As the planet warms and water becomes scarcer, the implications of carbon farming are huge. In addition to mitigating and possibly even reversing climate change, these practices can also lessen the impacts of the drought. “We’re looking at the potential to hold more water in our soils than in all of our state’s reservoirs combined,” Creque said.
Healthy Soil, Healthy Farms
Carbon farming techniques increase microbial life in the soil, which may bring additional benefits for farmers, such as increased fertility and reduced need for chemical fertilizers and pesticides.
Since he started making his own compost and letting his cover crops grow wild three years ago, Farmer Al Courchesne has witnessed a transformation at Frog Hollow Farm, his 145-acre organic fruit orchard in Brentwood. “We’ve had the best apricot crop ever,” he said. His trees have been more resistant to diseases such as brown rot, which have wiped out his apricots in past years.
To make compost, the farm uses fruit that would otherwise go to waste, wood chips from the orchards, shredded cardboard boxes, spent coffee grounds, and waste collected from restaurants. One big culprit in global warming is the food waste that rots in landfills, which produces another powerful greenhouse gas: methane. Composting prevents this methane production by diverting organic matter from the waste stream and instead recycling it into the soil, where it feeds soil microbes and serves as a natural and potent fertilizer.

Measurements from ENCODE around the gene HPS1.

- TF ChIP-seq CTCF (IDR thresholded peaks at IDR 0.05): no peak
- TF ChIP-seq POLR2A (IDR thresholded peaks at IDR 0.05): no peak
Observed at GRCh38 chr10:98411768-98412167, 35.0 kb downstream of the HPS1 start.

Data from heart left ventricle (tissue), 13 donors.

Heroes of the Underground
Implementing carbon farming practices on a large scale would require sweeping changes in agricultural policy, which will not come easily. “There’s fear among the more conservative agriculture sector that they’re going to be regulated as a greenhouse gas emitter,” said Creque. “The opportunity to be recognized for greenhouse gas mitigation and reversal of climate change is missing.”
Ohlson sees hope in a new program launched by the National Resources Conservation Service in Oregon that compensates farmers for transitioning to no-till practices and planting cover crops.
Citizens can do their part by buying food from soil-conscious farmers, advocating for policies that support responsible land stewardship, and gardening with climate-friendly practices.
Creque emphasized composting as an easy and important action that many of us can take, particularly in San Francisco, where there is municipal compost collection. “We have upwards of 30 million tons of organics being disposed of in California in landfills and anaerobic manure lagoons on confined feeding operations [industrial animal farms],” he noted. “It is producing high-potency methane that would be hugely beneficial to get out of the waste stream.”
Reversing the effects of climate change will take all hands on deck, but Ohlson is optimistic, as long as we give back to the soil that gives so much to us. “I think all of us can be heroes of the underground,” she said in closing. “We can get a grip on what is happening to our landscapes and climate, and reverse a lot of the damage that’s been done.”
Carbon cycle art from Intergovernmental Panel on Climate Change (IPCC).
CUESA (Center for Urban Education about Sustainable Agriculture) is dedicated to cultivating a sustainable food system through the operation of farmers markets and educational programs. Learn More »